Today, we will create a maze puzzle application. The application can generate rectangle mazes with arbitrary rows and columns, and find their paths from entrances to exits. To add some fun, the final application allows us to traverse mazes using keyboard navigation or mouse clicks.
We will use the hunt-and-kill algorithm to generate mazes and use the depth-first search algorithm to solve them. We use HTML canvas APIs to draw the generated maze on the web page, and we can draw our own paths on the HTML canvas too.
The application is written in Angular/TypeScript. You can find the source code in my GitHub repository, and play maze puzzles on the demo site. The following screen-recording illustrates how the final application works.
Maze and Models
A maze can be considered as a grid of cells. In a two-dimensional rectangle maze, each cell has up to four edges representing walls that could block a path from reaching another cell. If a cell is connected to another cell, then each cell has one edge dropped. The following sketch illustrates the models of cells and a maze.
The mazes we are going to create belong to the category of ?perfect mazes?. A perfect maze is a maze with no loop areas and no unreachable areas. In a perfect maze, every cell is connected to another cell, and there is always one unique path between any two cells. In this article, the unique path for a perfect maze is called the solution.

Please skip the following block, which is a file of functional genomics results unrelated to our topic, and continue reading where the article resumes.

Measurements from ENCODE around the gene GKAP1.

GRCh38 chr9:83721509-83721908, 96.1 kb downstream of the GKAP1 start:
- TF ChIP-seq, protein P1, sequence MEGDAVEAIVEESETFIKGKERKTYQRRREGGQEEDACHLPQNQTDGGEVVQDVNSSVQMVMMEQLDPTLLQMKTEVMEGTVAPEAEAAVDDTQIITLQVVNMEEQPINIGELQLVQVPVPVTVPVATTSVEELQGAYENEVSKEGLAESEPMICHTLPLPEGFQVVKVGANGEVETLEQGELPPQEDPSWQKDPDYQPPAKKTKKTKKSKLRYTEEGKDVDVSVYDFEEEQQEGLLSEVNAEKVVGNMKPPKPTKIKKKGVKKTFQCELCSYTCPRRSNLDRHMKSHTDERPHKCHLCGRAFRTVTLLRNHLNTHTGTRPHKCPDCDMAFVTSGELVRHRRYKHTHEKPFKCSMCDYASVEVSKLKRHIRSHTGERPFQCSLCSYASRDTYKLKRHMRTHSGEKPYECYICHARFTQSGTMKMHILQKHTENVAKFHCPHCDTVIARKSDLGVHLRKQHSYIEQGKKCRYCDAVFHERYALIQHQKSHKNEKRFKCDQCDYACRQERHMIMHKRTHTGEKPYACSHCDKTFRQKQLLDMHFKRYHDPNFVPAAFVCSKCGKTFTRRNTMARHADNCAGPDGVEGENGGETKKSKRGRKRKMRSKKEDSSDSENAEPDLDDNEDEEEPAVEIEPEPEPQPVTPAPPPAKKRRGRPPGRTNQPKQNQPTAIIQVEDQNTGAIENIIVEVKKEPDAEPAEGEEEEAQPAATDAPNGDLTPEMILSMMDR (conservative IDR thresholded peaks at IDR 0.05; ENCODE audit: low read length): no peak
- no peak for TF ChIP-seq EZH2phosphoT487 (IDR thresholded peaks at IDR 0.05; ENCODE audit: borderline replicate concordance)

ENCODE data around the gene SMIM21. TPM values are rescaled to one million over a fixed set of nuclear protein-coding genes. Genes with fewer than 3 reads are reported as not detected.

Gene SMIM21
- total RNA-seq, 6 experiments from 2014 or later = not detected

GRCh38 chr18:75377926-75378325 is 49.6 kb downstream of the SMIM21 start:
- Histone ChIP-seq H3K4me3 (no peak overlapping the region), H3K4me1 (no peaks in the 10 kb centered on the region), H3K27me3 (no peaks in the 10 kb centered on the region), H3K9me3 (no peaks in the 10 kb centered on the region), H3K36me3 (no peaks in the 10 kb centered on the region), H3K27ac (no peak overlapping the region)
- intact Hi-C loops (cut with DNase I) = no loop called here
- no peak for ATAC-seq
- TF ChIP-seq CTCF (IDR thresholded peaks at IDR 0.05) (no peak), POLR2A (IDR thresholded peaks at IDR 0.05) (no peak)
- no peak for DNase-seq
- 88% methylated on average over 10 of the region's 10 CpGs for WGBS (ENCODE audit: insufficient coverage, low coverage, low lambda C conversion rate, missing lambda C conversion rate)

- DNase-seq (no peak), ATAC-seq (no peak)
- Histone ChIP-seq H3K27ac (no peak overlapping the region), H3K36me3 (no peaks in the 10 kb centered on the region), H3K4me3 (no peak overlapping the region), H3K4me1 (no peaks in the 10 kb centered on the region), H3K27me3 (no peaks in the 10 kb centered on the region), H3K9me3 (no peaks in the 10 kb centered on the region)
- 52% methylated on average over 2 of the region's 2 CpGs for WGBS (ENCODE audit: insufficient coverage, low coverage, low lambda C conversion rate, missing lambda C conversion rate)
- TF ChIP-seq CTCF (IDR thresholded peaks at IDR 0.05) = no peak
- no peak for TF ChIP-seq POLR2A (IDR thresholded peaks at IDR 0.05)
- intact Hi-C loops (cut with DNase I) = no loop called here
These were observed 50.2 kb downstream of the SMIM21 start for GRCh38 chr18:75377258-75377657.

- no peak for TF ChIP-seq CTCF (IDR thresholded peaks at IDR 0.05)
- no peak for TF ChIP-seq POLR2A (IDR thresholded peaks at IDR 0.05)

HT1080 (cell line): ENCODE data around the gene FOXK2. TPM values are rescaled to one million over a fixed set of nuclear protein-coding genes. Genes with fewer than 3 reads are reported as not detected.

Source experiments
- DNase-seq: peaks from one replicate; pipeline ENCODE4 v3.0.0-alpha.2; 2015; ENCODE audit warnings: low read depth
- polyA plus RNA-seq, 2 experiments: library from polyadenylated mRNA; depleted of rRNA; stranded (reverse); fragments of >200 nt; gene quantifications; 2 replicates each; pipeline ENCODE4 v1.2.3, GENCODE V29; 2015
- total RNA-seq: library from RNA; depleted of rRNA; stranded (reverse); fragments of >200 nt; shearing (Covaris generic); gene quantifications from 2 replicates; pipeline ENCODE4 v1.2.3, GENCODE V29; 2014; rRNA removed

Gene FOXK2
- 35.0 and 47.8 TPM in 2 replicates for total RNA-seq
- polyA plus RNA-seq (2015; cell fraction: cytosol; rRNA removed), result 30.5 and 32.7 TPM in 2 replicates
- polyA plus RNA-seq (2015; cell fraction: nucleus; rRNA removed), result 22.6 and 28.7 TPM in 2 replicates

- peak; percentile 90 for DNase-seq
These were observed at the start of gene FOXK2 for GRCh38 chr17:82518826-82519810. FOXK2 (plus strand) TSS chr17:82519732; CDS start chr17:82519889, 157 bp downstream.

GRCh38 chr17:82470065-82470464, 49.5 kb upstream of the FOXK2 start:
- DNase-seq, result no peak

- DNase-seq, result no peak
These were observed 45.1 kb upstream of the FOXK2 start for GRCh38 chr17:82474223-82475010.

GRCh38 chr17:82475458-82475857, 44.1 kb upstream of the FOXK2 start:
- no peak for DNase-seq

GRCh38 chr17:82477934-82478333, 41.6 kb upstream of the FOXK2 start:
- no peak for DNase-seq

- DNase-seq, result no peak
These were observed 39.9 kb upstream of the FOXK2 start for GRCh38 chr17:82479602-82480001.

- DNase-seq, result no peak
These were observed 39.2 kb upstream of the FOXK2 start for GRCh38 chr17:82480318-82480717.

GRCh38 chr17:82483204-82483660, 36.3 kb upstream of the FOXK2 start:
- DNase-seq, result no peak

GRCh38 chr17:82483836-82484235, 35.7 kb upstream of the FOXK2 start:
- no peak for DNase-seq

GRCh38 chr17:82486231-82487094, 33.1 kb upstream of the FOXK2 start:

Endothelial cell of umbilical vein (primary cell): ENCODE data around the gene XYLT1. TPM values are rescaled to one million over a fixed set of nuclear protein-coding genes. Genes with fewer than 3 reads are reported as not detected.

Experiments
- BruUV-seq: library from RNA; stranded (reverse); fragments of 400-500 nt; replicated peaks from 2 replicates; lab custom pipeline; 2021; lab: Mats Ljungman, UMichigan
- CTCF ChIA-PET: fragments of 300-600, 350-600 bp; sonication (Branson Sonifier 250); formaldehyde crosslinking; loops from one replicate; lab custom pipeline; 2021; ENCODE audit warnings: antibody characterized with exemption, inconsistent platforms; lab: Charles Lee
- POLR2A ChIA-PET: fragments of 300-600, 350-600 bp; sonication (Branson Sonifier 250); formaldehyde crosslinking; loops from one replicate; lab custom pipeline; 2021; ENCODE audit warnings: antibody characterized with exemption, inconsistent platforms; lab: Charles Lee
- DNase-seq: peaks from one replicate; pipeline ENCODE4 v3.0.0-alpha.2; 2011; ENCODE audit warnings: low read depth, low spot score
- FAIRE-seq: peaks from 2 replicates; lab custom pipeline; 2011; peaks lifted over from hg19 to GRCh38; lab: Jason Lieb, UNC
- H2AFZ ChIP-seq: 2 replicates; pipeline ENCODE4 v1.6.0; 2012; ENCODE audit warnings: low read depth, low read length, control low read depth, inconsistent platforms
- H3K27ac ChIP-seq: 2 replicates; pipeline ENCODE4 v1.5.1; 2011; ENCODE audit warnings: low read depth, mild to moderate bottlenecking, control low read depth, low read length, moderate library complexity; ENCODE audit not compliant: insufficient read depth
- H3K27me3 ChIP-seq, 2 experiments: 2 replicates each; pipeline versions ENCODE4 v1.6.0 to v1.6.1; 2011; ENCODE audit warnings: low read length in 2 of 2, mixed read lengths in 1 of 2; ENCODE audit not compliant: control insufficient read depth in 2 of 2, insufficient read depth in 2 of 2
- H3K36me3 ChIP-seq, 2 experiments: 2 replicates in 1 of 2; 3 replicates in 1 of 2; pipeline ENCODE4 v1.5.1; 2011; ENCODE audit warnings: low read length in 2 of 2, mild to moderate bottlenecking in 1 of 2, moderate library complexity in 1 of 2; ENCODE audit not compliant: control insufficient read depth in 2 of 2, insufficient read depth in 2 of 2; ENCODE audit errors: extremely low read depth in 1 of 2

In this application, a maze is modelled as a Maze class which includes a grid of cells. The Maze class needs the values for the number of rows and columns to construct a two-dimensional array of cells. The array indices of a cell indicate its row number and column number in the grid. A cell is modelled as a Cell class, which has four Boolean properties standing for its four edges, respectively. If an edge is dropped, then the cell will set that edge property to false.
The following code snippets show the model definitions of the Cell class and Maze class.
In the code above, the constructor for the Maze class first initializes the cells with their row IDs and column IDs, then produces the maze structure.
Now we are ready to generate the maze with its grid of cells predetermined by the row and column number parameters. Among the many maze generation algorithms (listed here), I find that the hunt-and-kill algorithm is very easy to understand and implement. The psuedo-algorithm is as follows.
- Choose a random starting cell.
- Enter the ?kill? mode.Randomly select an unvisited neighbour from the current cell. Remove the edges between the current cell and the selected neighbour, and the selected neighbour becomes the current cell. Repeat until the current cell has no unvisited neighbours.
- Enter the ?hunt? mode. Scan the grid to look for an unvisited cell that is adjacent to a visited cell. If found, then connect the two cells by removing their adjacent edges, and let the formerly unvisited cell be the new starting cell.
- Repeat steps 2 and 3 until the ?hunt? mode scans the entire grid and finds no unvisited cells.